Frank J. Malina 1912-1981

Frank Malina in 1944

Dr. Frank J. Malina served as the second director of the Jet Propulsion Laboratory, from 1944 to 1946.
This photo was taken in 1944.

Frank Malina, founder of Leonardo, was an American scientist. After receiving his Ph.D from the California Institute of Technology in 1936, Malina directed the WAC Corporal program that put thefirst rocket beyond the Earth's atmosphere. He co-founded and was the second director of the Jet Propulsion Laboratory (JPL), co-founded the Aerojet General Corporation and was an activeparticipant in rocket-science development in the period leading up to and during World War II.

Frank Malina in 1961

Frank J. Malina in 1961 working on his Lumidyne kinetic painting 'Nebulae II. (photo P.Almasy)

Invited to join the United Nations Education, Science and Culture Organization (UNESCO) in1947 by Julian Huxley, Malina moved to Paris as the director of the organization's science programs. The separation between science and the humanities was the subject of intense debateduring the post-war period, particularly after the publication of C.P. Snow's Two Cultures in 1959. The concept that there was and should be a natural relationship between science and art fascinated Malina, eventually influencing him to synthesize his scientific experience with hislong-standing artistic sensibilities. As an artist, Malina moved from traditional media to mesh,string and canvas constructions and finally to experiments with light, which led to his developmentof systems for kinetic painting.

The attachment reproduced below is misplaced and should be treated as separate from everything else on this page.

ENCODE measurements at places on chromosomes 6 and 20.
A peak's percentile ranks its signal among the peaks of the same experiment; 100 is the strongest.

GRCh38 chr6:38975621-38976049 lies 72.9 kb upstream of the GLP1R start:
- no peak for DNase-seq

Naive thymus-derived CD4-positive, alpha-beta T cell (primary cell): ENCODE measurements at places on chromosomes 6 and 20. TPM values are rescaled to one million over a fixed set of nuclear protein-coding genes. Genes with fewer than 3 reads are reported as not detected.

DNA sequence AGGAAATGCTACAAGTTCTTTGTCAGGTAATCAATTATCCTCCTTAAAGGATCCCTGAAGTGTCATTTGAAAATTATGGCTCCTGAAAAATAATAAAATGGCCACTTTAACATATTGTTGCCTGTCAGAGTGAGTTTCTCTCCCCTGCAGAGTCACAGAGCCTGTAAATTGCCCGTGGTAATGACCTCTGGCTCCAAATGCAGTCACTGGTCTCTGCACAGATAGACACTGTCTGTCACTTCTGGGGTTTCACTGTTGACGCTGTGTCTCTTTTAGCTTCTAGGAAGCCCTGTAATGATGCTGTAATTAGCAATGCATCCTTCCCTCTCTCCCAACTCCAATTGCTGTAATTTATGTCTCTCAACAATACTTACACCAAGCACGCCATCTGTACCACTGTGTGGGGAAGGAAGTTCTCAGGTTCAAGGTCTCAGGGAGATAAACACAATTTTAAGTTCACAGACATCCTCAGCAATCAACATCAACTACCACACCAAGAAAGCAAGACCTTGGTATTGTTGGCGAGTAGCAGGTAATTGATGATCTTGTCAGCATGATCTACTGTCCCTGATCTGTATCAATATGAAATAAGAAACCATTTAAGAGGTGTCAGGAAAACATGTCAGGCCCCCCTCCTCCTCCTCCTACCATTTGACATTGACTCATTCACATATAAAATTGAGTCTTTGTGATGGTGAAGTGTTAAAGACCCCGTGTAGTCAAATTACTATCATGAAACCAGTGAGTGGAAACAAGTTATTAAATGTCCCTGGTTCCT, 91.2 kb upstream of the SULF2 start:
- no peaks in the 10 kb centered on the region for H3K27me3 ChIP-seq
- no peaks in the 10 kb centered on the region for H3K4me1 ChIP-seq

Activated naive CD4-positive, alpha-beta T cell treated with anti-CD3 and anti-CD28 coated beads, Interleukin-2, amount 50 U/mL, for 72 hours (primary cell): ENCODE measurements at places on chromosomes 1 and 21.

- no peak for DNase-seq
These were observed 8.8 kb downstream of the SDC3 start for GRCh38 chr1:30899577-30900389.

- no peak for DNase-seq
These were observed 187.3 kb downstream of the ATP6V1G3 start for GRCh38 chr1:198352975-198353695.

In his work as a scientist and engineer, Malina had access to an abundance of scholarly periodicalsthat enabled peers in any given field to stay abreast of each other's work and to monitor importantnews developments. There was no equivalent publication for artists, so he decided to start one. The concept was simple---a publication by serious artists with subject integrity secured by the samekind of peer review of articles that is common in scientific journals. Malina felt that the demystification of modern art could, in part, be accomplished by the free exchange of information regarding artistic disciplines.

The Leonardo Legacy
Following Frank Malina's death in 1981, Leonardo was moved to California by his son Roger F.Malina, an astronomer at the University of California at Berkeley. With the support of foundingboard members Frank Oppenheimer and Robert Maxwell, the International Society for the Arts,Sciences and Technology (Leonardo/ISAST) was formed in 1982. Leonardo/ISAST was created toaddress the rapidly expanding needs of the art, science and technology community---byparticipation in conferences, symposia, festivals and awards programs, in addition to providingsupport for the journal Leonardo. In 1991, the publication grew from a quarterly to a bimonthlyjournal and spawned a companion volume, the Leonardo Music Journal, dedicated to music and thesound arts and published with an audio compact disc (CD).

Last Updated on 22/7/98

This page is maintained by Chris Jennings